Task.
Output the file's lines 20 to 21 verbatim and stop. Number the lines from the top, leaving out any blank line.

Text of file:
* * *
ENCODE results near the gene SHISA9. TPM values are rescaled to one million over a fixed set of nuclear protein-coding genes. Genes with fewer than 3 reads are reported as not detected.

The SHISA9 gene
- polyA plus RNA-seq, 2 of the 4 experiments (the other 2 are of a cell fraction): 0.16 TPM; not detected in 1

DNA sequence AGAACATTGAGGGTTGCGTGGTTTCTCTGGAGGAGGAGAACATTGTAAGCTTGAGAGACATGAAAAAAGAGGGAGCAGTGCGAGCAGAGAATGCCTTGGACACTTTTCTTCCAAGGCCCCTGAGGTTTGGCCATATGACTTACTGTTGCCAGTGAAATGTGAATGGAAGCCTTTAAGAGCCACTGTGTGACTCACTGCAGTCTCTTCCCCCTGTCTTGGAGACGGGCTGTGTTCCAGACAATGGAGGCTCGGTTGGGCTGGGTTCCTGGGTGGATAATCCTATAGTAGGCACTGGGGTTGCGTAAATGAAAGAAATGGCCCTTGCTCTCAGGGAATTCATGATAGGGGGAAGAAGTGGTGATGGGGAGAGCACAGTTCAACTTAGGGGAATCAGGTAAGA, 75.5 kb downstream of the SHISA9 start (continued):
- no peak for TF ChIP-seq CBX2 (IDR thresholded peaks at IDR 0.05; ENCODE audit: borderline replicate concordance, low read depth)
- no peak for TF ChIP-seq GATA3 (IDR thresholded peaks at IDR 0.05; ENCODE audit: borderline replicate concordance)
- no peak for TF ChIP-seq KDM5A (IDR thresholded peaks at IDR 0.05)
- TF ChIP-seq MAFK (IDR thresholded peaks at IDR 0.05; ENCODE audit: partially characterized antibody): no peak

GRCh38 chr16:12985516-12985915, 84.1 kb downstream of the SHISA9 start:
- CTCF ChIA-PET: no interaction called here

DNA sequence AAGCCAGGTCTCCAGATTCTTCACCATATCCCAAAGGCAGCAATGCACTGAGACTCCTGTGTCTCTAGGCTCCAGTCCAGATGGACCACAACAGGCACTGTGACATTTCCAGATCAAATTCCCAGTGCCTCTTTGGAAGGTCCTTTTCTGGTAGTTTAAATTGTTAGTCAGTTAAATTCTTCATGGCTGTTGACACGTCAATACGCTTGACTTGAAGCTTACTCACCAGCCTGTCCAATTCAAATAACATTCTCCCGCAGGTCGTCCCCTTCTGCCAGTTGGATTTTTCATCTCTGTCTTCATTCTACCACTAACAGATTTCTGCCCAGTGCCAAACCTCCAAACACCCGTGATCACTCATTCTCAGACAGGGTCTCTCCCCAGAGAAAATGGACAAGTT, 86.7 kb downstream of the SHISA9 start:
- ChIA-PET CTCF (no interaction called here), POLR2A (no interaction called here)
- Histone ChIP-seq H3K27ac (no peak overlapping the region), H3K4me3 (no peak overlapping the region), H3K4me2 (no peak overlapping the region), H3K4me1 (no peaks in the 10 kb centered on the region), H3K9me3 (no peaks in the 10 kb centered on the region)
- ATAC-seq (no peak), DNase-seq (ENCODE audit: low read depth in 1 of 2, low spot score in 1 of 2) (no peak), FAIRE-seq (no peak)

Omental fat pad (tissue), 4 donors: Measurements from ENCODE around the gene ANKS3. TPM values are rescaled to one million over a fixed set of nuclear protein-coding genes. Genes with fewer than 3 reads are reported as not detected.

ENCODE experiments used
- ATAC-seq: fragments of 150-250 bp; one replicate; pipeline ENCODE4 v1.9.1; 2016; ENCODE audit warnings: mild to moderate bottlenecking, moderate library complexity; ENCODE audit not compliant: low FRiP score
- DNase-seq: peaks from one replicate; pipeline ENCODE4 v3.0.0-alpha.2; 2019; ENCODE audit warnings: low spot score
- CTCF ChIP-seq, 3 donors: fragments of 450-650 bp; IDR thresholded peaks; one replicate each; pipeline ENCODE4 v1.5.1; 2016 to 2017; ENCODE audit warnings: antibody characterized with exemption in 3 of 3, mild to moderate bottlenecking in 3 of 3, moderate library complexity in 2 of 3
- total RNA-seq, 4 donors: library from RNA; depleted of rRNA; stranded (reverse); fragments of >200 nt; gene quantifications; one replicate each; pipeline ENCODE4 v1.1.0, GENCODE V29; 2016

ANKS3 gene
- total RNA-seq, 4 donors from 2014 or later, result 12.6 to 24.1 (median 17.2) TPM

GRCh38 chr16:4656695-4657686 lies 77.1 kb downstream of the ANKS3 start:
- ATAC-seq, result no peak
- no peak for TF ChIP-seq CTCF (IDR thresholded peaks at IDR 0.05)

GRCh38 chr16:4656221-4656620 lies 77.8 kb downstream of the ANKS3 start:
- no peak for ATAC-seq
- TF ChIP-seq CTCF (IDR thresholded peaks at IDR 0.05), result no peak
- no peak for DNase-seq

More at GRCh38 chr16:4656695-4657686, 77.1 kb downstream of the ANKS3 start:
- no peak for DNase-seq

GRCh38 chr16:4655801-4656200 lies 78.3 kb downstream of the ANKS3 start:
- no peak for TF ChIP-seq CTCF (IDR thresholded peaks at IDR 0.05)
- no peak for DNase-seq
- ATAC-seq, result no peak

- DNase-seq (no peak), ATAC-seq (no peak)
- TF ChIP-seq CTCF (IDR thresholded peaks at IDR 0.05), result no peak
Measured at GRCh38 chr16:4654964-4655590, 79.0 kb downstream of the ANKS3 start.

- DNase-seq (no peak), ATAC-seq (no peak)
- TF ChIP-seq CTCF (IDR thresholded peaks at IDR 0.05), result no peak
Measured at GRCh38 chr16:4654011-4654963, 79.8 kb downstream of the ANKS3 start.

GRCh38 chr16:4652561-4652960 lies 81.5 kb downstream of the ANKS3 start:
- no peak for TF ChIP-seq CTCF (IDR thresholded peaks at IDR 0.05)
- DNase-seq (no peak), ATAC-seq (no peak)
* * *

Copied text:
- total RNA-seq, 4 donors: library from RNA; depleted of rRNA; stranded (reverse); fragments of >200 nt; gene quantifications; one replicate each; pipeline ENCODE4 v1.1.0, GENCODE V29; 2016

ANKS3 gene